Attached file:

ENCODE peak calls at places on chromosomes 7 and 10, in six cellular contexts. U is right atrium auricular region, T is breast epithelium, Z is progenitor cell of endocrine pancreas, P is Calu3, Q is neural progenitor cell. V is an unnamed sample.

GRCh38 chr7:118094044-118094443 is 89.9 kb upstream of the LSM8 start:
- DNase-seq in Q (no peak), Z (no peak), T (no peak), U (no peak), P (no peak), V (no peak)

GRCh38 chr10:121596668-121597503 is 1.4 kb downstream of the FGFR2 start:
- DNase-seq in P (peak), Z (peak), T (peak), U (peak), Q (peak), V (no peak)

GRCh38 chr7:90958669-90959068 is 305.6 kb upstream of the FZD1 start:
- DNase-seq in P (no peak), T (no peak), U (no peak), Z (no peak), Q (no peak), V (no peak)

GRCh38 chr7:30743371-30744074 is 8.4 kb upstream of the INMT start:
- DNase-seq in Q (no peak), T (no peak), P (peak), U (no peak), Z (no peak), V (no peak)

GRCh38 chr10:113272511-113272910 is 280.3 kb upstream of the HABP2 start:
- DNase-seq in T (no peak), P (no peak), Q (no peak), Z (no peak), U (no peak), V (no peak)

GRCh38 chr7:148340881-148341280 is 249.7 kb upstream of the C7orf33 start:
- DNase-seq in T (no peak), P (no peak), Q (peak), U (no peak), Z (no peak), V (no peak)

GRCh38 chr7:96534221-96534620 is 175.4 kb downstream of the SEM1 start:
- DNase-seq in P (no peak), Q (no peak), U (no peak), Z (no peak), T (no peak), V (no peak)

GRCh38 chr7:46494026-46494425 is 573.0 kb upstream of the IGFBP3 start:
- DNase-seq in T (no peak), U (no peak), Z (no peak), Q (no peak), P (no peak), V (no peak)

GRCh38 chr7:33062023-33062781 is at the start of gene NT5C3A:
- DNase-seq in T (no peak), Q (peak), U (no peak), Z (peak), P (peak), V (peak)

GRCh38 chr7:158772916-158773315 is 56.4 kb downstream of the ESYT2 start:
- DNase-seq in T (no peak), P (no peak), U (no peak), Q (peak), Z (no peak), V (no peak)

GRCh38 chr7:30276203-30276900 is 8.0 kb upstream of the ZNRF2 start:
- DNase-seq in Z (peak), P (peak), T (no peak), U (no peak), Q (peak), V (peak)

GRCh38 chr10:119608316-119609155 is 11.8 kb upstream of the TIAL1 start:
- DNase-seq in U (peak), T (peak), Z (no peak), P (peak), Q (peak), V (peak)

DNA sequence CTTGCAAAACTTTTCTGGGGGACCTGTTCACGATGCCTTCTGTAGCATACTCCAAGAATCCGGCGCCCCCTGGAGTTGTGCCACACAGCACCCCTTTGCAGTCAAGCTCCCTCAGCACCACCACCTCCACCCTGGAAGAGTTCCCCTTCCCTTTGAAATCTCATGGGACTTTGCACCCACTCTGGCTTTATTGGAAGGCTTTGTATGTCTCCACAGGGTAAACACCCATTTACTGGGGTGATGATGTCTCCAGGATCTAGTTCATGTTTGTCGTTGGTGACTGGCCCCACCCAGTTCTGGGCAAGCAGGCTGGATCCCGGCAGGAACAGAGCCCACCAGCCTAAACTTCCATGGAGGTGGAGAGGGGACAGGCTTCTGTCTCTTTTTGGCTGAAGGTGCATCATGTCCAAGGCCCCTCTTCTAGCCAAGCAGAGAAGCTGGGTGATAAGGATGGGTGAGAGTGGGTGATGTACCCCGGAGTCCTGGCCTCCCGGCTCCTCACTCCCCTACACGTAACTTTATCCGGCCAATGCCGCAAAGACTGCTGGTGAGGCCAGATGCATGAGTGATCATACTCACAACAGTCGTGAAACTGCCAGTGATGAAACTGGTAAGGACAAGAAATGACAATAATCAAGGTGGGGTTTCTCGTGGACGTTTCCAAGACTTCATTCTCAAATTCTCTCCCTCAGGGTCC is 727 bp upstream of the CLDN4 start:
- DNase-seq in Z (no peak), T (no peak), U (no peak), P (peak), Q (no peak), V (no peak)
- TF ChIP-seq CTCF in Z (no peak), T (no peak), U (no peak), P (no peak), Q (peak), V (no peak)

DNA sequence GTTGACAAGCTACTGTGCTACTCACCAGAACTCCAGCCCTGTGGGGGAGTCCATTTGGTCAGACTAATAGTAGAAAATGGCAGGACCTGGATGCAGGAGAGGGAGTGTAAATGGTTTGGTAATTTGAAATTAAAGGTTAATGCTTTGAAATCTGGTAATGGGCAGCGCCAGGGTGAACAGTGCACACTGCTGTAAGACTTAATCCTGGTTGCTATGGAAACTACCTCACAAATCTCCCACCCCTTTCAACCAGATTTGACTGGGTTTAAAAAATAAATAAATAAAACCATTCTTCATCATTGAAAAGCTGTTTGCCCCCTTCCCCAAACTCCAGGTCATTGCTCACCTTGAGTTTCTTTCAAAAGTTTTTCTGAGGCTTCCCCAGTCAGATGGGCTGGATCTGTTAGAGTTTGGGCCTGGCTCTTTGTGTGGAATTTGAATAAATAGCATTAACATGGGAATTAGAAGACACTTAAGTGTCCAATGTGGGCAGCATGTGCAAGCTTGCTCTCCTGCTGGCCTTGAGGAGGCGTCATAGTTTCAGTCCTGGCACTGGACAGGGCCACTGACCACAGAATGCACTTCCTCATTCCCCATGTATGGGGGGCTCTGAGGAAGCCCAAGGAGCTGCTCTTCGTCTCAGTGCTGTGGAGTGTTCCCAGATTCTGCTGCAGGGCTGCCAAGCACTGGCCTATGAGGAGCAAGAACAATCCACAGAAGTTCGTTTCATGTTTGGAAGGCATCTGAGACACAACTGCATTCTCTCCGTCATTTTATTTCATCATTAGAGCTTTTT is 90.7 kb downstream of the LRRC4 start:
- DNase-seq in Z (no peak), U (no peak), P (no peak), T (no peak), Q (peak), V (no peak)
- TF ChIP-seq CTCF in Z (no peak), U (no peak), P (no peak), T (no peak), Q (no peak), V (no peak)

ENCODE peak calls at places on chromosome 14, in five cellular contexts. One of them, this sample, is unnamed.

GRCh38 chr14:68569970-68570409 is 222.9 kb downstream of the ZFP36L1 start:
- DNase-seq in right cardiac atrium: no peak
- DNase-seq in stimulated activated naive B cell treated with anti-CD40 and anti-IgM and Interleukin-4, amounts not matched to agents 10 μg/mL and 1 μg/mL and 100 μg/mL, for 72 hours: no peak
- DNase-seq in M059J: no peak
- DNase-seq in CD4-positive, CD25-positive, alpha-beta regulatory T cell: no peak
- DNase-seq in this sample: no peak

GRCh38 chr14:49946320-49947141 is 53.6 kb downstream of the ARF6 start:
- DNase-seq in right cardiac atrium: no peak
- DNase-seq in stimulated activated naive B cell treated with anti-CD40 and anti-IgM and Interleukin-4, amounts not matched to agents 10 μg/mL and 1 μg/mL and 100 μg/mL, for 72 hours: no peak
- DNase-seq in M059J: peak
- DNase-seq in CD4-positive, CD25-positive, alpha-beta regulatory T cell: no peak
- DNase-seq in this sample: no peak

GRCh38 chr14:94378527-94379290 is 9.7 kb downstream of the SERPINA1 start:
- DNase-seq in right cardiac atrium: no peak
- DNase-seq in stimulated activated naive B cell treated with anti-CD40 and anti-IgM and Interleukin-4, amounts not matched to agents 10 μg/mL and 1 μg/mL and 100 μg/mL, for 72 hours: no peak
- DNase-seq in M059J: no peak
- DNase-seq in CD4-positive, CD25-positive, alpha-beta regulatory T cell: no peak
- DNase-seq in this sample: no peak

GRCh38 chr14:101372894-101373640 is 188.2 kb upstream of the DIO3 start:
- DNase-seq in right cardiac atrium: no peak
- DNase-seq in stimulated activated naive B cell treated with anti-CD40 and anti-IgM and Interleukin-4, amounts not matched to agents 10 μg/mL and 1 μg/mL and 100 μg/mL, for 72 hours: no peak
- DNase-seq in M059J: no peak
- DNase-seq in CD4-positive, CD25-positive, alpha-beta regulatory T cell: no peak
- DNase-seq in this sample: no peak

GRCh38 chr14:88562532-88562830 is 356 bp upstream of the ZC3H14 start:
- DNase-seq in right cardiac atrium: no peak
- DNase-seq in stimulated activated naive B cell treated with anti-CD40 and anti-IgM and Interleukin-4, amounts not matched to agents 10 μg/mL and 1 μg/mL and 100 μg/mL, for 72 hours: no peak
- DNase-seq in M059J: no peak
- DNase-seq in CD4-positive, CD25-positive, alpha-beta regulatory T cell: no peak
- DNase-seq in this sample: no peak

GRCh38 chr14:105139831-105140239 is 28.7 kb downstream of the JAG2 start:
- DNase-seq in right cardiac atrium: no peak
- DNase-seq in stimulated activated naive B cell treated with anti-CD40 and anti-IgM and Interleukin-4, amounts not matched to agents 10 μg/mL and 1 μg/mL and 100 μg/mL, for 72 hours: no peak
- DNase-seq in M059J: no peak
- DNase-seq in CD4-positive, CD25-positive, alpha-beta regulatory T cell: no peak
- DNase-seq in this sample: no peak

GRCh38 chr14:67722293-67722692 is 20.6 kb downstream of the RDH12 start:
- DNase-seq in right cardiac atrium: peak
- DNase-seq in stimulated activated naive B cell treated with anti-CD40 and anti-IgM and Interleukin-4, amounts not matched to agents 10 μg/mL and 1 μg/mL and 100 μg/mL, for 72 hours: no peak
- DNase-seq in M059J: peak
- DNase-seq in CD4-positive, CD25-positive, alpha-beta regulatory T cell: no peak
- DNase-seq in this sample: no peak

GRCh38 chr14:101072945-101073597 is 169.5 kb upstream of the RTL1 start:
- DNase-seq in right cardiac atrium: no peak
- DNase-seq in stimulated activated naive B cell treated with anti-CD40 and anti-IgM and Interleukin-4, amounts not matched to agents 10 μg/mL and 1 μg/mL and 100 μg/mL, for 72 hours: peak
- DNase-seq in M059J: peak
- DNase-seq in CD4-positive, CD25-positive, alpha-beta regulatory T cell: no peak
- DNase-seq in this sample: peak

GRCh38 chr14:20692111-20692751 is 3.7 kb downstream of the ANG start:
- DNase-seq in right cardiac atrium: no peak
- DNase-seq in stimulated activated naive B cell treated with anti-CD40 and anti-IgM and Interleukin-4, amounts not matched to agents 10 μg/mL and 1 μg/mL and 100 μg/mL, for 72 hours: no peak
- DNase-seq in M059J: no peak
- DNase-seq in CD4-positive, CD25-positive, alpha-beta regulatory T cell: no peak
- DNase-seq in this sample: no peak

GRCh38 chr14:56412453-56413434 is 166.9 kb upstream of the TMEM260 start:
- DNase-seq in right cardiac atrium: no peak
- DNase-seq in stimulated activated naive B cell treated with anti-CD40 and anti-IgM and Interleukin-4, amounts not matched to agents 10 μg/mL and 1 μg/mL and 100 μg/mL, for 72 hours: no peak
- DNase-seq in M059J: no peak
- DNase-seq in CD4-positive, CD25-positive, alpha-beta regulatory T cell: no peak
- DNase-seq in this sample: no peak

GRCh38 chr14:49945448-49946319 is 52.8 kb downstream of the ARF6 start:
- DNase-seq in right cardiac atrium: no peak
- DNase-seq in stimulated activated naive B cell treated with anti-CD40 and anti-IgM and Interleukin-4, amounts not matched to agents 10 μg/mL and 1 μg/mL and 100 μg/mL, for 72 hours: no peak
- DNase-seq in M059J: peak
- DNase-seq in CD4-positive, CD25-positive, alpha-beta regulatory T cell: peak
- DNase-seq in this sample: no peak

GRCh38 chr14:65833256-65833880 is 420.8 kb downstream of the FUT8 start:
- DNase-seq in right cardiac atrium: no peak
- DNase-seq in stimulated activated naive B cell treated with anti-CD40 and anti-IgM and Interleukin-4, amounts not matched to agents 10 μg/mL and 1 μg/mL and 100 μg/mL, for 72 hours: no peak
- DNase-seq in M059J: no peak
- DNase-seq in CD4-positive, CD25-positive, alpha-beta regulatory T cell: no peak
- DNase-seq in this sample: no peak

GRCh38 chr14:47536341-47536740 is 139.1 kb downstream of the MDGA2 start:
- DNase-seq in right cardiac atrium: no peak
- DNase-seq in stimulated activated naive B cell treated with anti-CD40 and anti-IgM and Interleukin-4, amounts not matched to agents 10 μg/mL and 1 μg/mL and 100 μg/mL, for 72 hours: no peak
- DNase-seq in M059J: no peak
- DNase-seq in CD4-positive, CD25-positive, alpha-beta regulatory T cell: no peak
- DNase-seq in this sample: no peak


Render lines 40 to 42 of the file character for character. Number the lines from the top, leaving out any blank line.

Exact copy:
- DNase-seq in right cardiac atrium: no peak
- DNase-seq in stimulated activated naive B cell treated with anti-CD40 and anti-IgM and Interleukin-4, amounts not matched to agents 10 μg/mL and 1 μg/mL and 100 μg/mL, for 72 hours: no peak
- DNase-seq in M059J: peak